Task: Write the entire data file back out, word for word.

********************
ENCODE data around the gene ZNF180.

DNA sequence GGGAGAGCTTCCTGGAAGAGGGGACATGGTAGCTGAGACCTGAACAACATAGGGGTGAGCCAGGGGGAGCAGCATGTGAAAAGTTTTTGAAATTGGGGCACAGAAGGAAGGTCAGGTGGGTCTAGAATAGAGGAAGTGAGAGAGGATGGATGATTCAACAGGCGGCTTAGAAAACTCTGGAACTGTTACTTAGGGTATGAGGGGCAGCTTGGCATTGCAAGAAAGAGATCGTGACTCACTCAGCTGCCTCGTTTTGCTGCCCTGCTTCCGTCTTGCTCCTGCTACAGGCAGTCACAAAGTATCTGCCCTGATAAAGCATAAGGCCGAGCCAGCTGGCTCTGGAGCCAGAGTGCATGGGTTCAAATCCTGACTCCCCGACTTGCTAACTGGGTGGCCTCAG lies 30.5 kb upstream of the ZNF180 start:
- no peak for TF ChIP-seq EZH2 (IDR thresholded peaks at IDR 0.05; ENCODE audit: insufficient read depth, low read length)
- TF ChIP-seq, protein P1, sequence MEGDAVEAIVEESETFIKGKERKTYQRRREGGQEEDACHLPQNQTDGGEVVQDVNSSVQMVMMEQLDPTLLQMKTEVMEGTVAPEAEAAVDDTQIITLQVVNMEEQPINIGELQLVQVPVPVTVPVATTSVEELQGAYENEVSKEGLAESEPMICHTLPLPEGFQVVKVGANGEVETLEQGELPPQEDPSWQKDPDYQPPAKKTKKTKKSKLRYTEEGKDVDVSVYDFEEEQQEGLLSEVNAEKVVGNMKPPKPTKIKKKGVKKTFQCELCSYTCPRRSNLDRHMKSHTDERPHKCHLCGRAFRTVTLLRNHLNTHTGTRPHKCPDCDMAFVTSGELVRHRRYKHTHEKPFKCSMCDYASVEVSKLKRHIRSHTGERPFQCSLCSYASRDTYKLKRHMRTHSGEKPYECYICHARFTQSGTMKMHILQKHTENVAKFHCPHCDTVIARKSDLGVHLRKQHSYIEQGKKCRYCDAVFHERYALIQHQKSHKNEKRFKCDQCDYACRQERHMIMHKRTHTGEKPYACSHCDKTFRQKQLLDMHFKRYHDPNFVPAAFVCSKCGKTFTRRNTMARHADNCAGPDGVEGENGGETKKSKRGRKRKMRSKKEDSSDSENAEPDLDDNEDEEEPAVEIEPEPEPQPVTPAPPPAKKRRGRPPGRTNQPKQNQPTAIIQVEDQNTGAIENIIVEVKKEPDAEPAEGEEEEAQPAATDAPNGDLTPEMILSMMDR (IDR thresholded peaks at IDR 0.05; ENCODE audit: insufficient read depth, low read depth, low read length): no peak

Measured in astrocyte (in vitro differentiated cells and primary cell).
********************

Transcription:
ENCODE data around the gene ZNF180.

DNA sequence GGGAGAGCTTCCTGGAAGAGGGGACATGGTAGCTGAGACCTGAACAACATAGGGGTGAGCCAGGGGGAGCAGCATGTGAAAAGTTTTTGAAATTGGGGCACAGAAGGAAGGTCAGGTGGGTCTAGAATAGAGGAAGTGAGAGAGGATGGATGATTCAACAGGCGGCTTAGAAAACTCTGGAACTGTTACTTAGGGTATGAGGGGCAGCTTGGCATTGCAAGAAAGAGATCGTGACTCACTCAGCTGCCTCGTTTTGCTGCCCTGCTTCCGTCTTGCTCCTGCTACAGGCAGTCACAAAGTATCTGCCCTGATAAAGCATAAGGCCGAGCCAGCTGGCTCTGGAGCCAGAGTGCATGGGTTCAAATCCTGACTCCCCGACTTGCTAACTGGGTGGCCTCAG lies 30.5 kb upstream of the ZNF180 start:
- no peak for TF ChIP-seq EZH2 (IDR thresholded peaks at IDR 0.05; ENCODE audit: insufficient read depth, low read length)
- TF ChIP-seq, protein P1, sequence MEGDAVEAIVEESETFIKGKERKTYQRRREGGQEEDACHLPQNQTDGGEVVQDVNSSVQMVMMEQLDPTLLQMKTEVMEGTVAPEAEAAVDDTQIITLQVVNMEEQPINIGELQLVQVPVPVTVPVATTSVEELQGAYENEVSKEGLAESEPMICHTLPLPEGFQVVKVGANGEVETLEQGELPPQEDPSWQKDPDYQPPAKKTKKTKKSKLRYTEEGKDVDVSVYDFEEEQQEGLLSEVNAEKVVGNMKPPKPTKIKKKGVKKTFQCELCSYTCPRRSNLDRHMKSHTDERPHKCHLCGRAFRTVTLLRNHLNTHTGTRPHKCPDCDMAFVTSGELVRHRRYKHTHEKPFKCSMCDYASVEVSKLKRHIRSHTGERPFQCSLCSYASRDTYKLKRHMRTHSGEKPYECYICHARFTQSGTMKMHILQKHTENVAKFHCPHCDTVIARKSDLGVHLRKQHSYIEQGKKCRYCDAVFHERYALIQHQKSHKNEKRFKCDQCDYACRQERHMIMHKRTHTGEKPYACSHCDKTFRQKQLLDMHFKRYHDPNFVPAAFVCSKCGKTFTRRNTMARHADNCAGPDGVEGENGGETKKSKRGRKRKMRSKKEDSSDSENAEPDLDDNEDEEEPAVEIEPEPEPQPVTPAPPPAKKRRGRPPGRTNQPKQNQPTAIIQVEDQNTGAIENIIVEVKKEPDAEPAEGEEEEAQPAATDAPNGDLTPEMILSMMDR (IDR thresholded peaks at IDR 0.05; ENCODE audit: insufficient read depth, low read depth, low read length): no peak

Measured in astrocyte (in vitro differentiated cells and primary cell).